I hope Sydney continues to share these wonderful lists of stories with the writing community in 2014.

Taken from Amazon

Taken from Amazon

The Devil May Wear Prada, But The Gibbons Gold Diggers Prefer Men’s Hearts: The Player & The Game by Shelly Ellis

Sugar-coated game

floats from her siren  lips,

a snare for the gullible.

Her nectar garners

a contract of one-sided


As a Gibbons girl,

she always saps honey from

her sugar daddies.

The queen bee designs

her honeycomb to entrap

men’s hearts, not her own.

But you know what they say about the best-laid plans. . .

By A. C.

the player and the game2

Enjoy Some Hot Deception on a Romance Platter with the latest installment

in the Gibbons Gold Digger series!

The Player & the Game

It’s business as usual for the infamous gold digging Gibbons women of Chesterton, Virginia. But this time, middle sister, Stephanie, may be the one getting played. . .

Stephanie Gibbons thinks she’s finally hit the jackpot— the Gibbons family’s Holy Grail. Her new sugar daddy, Isaac Beardan, is loaded and treating her in high style. When he proposes, Stephanie is sure she’s set for life—until she finds her bank account empty, Isaac gone, and a strange—but very attractive—man following her.

Private investigator Keith Hendricks has tracked Isaac down to Chesterton, Va., and stumbles upon Stephanie. He’s not sure if she’s Isaac’s accomplice or his next victim, but what he is certain of is his overwhelming attraction to her—an attraction she shares. As the pair follows the con man’s trail into the Deep South, Stephanie faces a dilemma: True love… or the gold-digging game. Which will she choose?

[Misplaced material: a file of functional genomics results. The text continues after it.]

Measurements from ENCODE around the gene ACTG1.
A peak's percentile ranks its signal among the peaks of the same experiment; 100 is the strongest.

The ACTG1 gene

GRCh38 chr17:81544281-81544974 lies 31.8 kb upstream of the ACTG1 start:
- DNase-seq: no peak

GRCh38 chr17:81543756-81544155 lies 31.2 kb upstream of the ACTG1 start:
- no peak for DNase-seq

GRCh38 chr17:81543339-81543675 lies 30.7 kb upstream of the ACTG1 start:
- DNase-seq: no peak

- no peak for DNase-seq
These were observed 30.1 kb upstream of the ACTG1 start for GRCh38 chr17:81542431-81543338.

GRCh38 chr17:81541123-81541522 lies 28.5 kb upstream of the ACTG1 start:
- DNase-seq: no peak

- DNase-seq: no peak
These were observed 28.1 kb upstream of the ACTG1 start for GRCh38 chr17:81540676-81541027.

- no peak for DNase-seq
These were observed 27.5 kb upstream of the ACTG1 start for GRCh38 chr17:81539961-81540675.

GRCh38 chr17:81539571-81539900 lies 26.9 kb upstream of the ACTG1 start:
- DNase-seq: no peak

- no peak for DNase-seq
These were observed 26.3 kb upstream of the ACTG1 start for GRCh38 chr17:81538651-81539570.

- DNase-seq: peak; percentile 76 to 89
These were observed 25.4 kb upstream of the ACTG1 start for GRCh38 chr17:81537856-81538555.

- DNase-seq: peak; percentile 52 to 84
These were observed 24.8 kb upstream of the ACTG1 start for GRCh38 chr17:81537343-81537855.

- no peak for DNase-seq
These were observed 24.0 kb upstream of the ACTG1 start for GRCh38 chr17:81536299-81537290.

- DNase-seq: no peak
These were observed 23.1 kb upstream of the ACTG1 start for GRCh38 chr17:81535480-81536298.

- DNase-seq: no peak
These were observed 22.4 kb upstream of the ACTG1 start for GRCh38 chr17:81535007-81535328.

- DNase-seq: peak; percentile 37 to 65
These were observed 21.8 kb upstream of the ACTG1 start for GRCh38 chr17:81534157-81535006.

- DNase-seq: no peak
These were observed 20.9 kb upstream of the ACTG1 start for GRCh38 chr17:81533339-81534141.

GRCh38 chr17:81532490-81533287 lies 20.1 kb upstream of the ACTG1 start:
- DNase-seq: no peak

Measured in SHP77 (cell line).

Shelly Ellis head shotSix Questions for Author Shelly Ellis

What makes The Player and the Game stand out among other African American romances out there?

My editor likes to describe the books in my Gibbons Gold Digger series as romance but with a little something different, or romance with extra spice. And this extra spice isn’t just sexual. I don’t write erotica, but I like to do romances that are sexy with a dynamic storyline. I like to write stories that are a hybrid between the typical romance and evening soap operas—making them more than a tale of boy meets girl and then they eventually find their happily-ever-after. The Player and the Game is a blend of romance, mystery, road-trip adventure, some laugh-out-loud moments, and moral lessons thrown into the mix. I hope readers have a ball reading it. I had fun writing it.